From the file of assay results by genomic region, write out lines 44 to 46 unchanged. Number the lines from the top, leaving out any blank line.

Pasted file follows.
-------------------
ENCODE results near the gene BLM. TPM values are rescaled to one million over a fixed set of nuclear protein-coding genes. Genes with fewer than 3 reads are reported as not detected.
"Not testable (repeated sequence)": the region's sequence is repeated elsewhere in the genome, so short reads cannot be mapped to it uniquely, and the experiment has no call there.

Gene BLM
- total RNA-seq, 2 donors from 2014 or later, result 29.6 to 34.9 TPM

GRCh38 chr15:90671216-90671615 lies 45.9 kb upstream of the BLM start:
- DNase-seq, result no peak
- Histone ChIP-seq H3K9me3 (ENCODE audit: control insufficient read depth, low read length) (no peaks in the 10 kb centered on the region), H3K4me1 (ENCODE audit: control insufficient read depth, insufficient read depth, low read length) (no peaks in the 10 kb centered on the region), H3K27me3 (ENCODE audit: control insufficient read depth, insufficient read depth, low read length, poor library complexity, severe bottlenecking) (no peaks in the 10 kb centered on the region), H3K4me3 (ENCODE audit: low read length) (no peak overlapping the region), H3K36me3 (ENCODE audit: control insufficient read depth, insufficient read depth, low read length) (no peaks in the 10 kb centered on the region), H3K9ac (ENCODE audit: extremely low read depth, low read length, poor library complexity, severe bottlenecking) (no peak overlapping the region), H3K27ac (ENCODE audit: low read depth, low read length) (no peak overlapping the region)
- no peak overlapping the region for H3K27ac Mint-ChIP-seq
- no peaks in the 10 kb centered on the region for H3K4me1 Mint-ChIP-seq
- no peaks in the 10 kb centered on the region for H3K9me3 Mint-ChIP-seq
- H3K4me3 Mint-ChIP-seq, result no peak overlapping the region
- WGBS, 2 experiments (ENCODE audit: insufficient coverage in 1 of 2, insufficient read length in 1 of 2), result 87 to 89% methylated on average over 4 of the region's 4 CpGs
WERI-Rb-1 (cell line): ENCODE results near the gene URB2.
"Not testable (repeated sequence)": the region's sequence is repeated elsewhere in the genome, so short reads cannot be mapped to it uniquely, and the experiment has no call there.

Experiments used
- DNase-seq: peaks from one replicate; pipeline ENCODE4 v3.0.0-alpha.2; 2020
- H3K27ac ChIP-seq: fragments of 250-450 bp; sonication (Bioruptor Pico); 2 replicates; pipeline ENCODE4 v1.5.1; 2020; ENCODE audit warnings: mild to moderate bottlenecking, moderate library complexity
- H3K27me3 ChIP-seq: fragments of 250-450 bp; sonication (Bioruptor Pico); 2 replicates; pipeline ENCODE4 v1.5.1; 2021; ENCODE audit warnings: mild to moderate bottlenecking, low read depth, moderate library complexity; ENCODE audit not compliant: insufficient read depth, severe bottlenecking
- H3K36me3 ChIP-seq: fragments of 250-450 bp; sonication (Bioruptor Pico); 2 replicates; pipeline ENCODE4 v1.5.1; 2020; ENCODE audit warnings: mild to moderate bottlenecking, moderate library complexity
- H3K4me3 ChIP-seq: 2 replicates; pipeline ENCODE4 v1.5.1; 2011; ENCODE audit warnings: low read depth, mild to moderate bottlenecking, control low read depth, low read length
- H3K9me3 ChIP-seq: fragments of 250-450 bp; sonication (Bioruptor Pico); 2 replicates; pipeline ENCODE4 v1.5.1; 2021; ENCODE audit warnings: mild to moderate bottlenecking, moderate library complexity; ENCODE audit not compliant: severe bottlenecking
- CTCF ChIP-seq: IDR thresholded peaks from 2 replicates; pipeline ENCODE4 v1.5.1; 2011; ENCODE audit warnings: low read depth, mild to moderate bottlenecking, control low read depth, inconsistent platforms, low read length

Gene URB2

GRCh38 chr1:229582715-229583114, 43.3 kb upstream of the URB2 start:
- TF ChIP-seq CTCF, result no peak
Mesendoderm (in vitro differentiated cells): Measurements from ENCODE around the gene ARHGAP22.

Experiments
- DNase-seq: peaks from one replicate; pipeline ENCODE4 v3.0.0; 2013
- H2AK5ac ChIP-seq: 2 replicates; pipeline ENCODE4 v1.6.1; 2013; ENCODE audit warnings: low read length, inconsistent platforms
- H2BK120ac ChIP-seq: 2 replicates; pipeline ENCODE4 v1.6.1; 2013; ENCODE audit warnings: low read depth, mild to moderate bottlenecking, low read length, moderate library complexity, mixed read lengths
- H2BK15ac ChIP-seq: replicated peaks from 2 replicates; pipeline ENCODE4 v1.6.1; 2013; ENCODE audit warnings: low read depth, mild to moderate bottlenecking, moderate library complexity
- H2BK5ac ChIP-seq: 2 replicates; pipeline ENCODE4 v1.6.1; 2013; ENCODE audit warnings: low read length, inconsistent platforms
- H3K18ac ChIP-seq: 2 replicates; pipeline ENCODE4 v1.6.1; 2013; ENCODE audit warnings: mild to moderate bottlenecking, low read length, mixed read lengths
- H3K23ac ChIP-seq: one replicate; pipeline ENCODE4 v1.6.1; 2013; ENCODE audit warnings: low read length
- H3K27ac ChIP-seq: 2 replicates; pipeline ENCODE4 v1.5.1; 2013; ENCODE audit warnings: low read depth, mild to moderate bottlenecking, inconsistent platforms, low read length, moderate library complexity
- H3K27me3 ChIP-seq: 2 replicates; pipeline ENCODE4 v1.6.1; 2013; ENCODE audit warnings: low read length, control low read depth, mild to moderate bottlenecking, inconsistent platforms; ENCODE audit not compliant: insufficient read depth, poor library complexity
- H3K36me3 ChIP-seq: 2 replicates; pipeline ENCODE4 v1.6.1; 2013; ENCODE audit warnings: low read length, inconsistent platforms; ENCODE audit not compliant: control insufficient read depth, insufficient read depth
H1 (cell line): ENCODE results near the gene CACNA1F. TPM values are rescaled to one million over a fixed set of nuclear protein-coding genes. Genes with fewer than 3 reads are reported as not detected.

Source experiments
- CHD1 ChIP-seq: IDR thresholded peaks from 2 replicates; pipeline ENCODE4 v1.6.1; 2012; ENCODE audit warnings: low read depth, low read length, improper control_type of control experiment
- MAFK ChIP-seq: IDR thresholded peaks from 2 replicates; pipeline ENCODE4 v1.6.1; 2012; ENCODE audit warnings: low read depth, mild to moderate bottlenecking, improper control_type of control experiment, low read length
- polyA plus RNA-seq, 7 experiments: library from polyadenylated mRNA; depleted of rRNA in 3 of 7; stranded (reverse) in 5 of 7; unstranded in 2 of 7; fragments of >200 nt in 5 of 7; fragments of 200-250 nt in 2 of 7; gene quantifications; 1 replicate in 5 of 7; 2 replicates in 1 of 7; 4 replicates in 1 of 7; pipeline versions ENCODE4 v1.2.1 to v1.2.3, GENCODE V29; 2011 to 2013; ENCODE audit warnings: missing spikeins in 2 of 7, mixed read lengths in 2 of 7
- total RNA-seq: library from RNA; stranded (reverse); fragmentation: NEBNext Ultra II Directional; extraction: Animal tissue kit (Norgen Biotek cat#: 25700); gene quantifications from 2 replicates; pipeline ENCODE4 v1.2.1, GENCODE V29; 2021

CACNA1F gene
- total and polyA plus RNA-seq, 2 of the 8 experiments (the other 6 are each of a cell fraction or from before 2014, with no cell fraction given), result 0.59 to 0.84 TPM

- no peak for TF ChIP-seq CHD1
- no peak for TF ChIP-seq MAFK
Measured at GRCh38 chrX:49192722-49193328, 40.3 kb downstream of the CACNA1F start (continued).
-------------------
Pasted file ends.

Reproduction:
CACNA1F gene
- total and polyA plus RNA-seq, 2 of the 8 experiments (the other 6 are each of a cell fraction or from before 2014, with no cell fraction given), result 0.59 to 0.84 TPM

- no peak for TF ChIP-seq CHD1